Two CTA bus drivers were involved in the suit below. Testimony at trial established that Orville Murray, the driver of what we shall call Bus A, pulled into the south-bound bus stop on Lincoln Avenue at the corner of Lincoln and Irving Park Road. His route had previously taken him east on Foster (5200 North) to Lincoln where he had turned south. He dropped off a few passengers and waited for the light at the intersection to turn green. When it did, he proceeded across Irving Park and down Lincoln. He stated that at no time did he see the deceased either as a passenger on his bus or walking alongside his bus or lying at the curb.

Constantine Desch, the driver of what we shall call Bus B, testified that his route on Lincoln had begun farther north than the other driver's route. Specifically, he had picked up some passengers at Lincoln and Berwyn (5300 North — one block north of Foster) and proceeded south on Lincoln. He arrived at Lincoln and Irving Park just behind bus A which was stopped in the bus stop. He pulled up a few feet behind bus A and stopped outside the bus stop. The front end of his bus was angled in toward the curb about 3 feet from it and the back end was approximately 6 feet away from the curb. He opened the doors of the bus. One lady got on. He did not know whether any passengers got off the bus. When the light changed, bus A moved out of the bus stop and he slowly moved his bus forward into the space previously occupied by bus A. He stopped about 3 feet from the curb. There he noticed a woman approaching the bus stop whom he recognized as a regular passenger. He waited for her to board the bus. When she got on, she told him that there was a man lying in the street. He got off the bus and noted that the man was lying between the right front wheel of the bus and the utility pole at the curb. An ambulance was summoned. It arrived in approximately 5 minutes. The man was taken to a hospital where he died within a few hours. The ambulance attendant testified over objection by the CTA that deceased told him he had been struck by a "vehicle." Deceased did not specify what kind of vehicle struck him.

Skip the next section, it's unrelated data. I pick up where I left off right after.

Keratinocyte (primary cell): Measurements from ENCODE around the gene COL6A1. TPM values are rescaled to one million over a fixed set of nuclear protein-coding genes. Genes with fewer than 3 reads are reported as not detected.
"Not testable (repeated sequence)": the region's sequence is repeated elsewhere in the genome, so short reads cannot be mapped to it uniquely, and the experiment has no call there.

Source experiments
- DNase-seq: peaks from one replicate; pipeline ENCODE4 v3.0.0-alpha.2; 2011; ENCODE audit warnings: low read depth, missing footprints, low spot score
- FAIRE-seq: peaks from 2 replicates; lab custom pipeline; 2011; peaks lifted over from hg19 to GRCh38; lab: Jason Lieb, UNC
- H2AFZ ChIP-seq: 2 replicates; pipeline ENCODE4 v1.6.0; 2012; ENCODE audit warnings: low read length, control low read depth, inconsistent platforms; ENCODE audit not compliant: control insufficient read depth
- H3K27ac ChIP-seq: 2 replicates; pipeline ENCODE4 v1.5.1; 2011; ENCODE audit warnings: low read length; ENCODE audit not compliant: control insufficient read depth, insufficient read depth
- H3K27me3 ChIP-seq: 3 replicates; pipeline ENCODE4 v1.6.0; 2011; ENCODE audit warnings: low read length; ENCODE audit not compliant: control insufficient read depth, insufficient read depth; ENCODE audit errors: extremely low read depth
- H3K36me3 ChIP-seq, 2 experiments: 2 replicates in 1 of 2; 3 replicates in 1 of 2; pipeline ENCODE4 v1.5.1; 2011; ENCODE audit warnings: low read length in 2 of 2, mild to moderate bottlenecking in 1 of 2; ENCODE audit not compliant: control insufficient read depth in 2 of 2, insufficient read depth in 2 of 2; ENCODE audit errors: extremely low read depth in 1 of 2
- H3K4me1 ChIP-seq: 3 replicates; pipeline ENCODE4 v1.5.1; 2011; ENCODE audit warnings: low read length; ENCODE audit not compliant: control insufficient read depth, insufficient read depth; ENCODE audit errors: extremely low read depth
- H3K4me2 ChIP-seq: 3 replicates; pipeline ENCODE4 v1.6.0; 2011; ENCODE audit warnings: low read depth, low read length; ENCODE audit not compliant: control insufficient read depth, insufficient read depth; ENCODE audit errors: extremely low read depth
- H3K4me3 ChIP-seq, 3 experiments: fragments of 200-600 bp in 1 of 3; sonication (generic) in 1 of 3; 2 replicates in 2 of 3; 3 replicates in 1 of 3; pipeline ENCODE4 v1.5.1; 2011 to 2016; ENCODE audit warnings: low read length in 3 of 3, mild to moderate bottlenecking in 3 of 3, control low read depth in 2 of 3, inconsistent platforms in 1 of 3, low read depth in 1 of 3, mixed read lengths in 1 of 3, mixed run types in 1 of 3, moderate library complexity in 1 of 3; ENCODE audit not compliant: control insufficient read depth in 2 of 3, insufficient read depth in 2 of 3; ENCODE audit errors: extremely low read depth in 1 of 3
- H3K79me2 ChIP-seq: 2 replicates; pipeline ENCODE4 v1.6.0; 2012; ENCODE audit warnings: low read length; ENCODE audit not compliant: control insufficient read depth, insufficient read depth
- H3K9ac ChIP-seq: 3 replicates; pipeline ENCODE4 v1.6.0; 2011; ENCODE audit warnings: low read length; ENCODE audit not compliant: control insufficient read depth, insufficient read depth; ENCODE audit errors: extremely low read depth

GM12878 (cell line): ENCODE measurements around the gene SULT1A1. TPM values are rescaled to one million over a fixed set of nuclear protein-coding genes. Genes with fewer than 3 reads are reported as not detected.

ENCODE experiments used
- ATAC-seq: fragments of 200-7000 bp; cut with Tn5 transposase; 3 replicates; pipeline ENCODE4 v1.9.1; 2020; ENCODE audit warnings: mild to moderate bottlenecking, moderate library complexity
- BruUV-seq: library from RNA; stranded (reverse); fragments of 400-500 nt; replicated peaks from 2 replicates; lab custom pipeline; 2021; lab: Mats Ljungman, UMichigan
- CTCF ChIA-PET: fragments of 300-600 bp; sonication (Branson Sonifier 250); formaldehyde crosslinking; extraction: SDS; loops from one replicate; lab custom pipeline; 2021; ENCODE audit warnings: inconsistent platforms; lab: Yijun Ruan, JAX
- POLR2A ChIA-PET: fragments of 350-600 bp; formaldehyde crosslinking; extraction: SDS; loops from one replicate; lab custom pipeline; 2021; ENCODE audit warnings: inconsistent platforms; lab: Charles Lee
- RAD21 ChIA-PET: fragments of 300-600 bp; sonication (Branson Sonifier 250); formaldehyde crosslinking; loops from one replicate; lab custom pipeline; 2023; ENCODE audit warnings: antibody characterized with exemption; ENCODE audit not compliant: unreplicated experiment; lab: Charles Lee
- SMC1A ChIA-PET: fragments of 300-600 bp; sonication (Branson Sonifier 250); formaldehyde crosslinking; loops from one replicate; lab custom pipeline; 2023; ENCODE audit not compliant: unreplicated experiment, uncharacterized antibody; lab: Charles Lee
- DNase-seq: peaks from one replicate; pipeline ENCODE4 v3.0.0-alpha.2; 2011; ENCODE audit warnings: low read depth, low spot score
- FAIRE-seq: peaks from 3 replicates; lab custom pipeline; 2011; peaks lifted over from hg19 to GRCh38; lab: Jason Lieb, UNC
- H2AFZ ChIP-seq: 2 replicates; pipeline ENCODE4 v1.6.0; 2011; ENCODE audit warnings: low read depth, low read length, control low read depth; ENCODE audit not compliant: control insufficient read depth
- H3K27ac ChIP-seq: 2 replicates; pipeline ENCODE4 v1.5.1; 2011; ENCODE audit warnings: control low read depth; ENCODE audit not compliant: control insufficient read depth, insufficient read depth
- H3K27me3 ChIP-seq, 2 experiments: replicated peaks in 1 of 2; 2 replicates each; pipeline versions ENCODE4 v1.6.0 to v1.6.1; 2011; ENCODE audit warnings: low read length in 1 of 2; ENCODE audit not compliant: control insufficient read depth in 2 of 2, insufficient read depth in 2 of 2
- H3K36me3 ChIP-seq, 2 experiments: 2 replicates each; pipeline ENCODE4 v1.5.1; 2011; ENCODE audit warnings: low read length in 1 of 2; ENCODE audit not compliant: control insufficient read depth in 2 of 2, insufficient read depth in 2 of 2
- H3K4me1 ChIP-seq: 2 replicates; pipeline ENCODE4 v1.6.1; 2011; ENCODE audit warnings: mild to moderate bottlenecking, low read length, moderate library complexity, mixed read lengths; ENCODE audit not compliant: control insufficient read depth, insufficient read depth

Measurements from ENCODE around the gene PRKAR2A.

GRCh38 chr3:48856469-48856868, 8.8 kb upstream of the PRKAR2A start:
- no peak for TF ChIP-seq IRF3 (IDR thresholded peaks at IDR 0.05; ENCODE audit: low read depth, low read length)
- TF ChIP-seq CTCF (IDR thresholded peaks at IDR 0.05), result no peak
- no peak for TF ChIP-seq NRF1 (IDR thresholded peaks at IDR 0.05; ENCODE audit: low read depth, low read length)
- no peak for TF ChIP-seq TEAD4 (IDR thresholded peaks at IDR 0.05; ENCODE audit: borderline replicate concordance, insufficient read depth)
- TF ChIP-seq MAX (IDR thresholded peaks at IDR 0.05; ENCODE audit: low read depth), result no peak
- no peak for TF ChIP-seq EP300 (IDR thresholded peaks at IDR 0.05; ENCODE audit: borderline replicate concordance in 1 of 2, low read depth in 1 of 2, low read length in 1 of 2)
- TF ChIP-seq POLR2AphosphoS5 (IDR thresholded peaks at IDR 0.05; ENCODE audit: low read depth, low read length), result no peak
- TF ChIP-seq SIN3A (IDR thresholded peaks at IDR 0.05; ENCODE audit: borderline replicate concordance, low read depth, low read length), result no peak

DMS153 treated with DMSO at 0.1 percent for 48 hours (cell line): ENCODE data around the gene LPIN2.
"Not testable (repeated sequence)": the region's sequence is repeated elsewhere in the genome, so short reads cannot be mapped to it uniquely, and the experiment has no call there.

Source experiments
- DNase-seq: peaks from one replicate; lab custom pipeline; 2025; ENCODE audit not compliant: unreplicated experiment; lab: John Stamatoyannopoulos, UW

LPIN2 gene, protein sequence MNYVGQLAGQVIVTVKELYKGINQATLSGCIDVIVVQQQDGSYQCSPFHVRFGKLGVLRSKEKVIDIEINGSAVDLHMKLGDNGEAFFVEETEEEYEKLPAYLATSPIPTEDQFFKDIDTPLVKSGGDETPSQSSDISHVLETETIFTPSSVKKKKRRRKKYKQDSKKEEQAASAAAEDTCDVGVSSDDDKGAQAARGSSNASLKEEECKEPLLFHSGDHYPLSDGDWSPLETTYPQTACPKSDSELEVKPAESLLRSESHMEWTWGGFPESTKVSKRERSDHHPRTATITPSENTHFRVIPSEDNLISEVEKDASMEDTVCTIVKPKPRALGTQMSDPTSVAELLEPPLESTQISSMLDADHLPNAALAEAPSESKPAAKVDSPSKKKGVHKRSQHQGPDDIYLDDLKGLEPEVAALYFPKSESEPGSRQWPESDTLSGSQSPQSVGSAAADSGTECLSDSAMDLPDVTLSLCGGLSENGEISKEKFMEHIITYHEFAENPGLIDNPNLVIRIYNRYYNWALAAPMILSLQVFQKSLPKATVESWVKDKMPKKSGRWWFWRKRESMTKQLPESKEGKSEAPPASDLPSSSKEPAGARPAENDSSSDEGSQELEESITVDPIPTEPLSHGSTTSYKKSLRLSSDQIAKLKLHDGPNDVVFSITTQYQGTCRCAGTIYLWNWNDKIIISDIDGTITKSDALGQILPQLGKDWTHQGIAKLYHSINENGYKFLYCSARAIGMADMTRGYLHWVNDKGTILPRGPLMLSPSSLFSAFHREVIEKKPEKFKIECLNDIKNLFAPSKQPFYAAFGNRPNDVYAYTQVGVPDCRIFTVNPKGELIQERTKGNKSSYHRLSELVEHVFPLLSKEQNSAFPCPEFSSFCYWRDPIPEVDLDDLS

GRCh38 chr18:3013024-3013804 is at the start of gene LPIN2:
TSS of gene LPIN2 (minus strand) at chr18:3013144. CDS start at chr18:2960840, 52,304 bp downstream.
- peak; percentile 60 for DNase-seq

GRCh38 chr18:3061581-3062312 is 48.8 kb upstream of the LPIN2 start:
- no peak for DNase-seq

A pathologist for the Coroner testified that deceased suffered injuries and fractures caused by a compression force and roll.

The driver of bus B originally stated that the first time he saw the deceased that morning was when the woman told him about the man in the street and he got off the bus to check. He added that he had not seen anyone standing or lying in the street as he pulled into the space vacated by bus A. He also stated that he did not hit anyone. Subsequently, however, he admitted that on previous occasions the deceased had been a passenger on his bus and that he had picked up two men at Lincoln and Berwyn that morning one of whom might have been the deceased. He further admitted that he had previously testified at the coroner's inquest into the death of the deceased that deceased had been a passenger on his bus that morning. In addition, he admitted that deceased had been found that morning to be carrying a transfer from his bus.